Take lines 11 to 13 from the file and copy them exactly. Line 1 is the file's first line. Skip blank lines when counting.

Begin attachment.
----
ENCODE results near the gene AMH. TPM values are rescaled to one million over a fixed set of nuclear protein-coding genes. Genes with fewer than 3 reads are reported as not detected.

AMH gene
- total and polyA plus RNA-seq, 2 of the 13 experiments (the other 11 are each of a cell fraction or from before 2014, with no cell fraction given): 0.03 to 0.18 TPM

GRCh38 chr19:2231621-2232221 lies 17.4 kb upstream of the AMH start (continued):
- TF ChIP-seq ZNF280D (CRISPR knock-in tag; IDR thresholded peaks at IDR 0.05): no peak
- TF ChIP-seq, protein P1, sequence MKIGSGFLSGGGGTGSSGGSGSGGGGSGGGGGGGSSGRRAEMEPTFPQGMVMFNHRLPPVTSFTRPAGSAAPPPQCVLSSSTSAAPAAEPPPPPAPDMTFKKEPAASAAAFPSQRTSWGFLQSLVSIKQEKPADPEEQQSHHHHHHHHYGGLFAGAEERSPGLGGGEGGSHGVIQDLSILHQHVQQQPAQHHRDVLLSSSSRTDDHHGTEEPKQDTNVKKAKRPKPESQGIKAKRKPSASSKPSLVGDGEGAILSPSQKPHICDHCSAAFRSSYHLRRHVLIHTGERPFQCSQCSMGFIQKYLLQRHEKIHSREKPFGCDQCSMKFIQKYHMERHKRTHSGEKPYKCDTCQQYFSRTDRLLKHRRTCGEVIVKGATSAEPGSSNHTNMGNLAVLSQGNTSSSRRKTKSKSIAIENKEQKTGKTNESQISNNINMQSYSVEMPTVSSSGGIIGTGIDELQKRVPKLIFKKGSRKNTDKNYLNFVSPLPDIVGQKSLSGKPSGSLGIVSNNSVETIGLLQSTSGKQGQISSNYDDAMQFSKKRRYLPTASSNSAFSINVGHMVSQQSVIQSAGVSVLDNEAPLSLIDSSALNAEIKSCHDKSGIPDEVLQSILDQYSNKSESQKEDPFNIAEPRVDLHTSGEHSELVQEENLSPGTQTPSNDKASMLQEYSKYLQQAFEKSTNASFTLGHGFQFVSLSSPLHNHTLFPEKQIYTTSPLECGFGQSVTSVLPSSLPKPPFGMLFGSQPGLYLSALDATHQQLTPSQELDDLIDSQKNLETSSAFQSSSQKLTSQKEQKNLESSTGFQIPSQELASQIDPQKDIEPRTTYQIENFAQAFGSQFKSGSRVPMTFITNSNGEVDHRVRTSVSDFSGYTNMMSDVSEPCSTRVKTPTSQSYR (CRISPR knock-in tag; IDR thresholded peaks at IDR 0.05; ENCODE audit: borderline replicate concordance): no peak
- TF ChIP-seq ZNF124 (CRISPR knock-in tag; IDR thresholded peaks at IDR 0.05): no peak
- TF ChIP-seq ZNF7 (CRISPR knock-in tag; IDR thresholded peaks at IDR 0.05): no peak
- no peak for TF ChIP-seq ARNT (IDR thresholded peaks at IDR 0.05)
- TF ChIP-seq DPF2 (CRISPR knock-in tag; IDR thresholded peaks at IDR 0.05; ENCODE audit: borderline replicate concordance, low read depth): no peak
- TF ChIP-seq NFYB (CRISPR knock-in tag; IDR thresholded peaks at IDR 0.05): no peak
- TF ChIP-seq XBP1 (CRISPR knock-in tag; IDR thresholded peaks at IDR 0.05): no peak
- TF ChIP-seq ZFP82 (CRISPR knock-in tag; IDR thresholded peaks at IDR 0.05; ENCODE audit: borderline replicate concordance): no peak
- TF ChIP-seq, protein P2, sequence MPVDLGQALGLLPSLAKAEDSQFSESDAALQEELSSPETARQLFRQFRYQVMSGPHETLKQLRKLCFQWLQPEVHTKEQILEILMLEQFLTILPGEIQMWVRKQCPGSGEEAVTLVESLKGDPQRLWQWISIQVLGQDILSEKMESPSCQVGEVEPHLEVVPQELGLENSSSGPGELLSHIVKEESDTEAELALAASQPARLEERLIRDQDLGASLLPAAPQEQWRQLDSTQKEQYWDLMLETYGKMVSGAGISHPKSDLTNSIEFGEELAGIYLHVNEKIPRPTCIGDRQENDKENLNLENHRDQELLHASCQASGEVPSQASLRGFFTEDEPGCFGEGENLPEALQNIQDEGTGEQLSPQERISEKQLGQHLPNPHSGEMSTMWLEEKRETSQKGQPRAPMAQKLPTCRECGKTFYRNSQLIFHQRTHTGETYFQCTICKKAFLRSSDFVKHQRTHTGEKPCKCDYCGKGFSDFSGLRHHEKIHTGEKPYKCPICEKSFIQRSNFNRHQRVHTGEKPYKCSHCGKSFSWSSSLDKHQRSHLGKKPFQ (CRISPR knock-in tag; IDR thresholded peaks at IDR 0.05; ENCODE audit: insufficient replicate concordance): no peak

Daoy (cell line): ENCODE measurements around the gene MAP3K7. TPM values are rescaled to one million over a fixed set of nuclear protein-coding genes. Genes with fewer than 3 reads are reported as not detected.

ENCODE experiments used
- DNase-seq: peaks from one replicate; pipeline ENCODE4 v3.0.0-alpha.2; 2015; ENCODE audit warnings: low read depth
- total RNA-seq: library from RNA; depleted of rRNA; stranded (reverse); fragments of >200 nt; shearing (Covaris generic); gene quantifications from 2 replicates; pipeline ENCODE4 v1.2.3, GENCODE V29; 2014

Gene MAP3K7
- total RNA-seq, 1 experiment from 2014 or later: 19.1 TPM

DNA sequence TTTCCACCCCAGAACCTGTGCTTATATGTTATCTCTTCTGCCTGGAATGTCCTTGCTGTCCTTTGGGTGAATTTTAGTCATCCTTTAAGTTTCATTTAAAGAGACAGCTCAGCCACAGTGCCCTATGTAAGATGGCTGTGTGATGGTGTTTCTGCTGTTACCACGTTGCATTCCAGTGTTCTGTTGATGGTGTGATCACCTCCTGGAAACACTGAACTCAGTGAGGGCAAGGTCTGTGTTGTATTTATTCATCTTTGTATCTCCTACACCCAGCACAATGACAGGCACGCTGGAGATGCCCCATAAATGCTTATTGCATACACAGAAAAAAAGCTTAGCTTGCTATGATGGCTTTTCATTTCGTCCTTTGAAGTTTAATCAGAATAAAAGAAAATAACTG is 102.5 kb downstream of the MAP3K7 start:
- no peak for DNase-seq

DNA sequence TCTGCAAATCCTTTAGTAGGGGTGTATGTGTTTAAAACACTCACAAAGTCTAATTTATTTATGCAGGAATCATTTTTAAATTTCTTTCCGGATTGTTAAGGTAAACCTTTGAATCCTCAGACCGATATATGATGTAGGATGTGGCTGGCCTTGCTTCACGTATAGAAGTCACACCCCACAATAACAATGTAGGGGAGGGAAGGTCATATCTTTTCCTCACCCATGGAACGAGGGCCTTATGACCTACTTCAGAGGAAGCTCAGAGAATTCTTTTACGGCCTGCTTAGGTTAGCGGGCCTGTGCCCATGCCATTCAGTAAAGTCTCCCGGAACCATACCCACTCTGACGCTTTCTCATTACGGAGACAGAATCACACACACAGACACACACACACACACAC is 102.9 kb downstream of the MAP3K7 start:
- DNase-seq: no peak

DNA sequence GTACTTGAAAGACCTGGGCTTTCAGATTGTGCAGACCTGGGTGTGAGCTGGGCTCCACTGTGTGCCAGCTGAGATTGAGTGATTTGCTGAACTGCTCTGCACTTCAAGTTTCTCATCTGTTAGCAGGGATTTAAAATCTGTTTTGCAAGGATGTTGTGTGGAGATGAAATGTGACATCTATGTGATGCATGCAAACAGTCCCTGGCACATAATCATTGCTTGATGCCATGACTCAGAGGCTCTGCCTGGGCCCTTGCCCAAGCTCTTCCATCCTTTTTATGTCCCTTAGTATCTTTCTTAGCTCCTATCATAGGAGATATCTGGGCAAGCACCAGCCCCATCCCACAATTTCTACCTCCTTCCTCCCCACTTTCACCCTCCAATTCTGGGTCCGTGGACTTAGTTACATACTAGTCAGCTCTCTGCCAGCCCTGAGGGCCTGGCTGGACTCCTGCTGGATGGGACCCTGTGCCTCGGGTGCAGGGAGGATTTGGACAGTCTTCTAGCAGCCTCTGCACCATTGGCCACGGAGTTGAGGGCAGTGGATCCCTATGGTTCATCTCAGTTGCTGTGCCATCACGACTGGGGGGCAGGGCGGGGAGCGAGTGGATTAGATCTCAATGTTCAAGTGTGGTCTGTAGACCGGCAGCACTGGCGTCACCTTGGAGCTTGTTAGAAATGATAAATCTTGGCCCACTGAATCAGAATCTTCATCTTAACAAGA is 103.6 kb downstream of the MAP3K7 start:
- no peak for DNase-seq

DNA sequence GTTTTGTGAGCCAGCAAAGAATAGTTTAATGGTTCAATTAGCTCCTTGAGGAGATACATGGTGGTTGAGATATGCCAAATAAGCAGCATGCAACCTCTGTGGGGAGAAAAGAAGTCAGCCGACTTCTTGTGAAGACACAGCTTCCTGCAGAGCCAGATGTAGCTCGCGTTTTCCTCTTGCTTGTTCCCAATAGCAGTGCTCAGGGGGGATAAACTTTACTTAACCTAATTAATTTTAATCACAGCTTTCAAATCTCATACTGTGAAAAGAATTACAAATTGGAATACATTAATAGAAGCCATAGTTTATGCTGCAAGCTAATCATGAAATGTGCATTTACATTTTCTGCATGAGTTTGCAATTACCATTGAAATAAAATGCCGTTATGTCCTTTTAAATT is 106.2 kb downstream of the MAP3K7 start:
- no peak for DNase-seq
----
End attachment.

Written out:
- TF ChIP-seq NFYB (CRISPR knock-in tag; IDR thresholded peaks at IDR 0.05): no peak
- TF ChIP-seq XBP1 (CRISPR knock-in tag; IDR thresholded peaks at IDR 0.05): no peak
- TF ChIP-seq ZFP82 (CRISPR knock-in tag; IDR thresholded peaks at IDR 0.05; ENCODE audit: borderline replicate concordance): no peak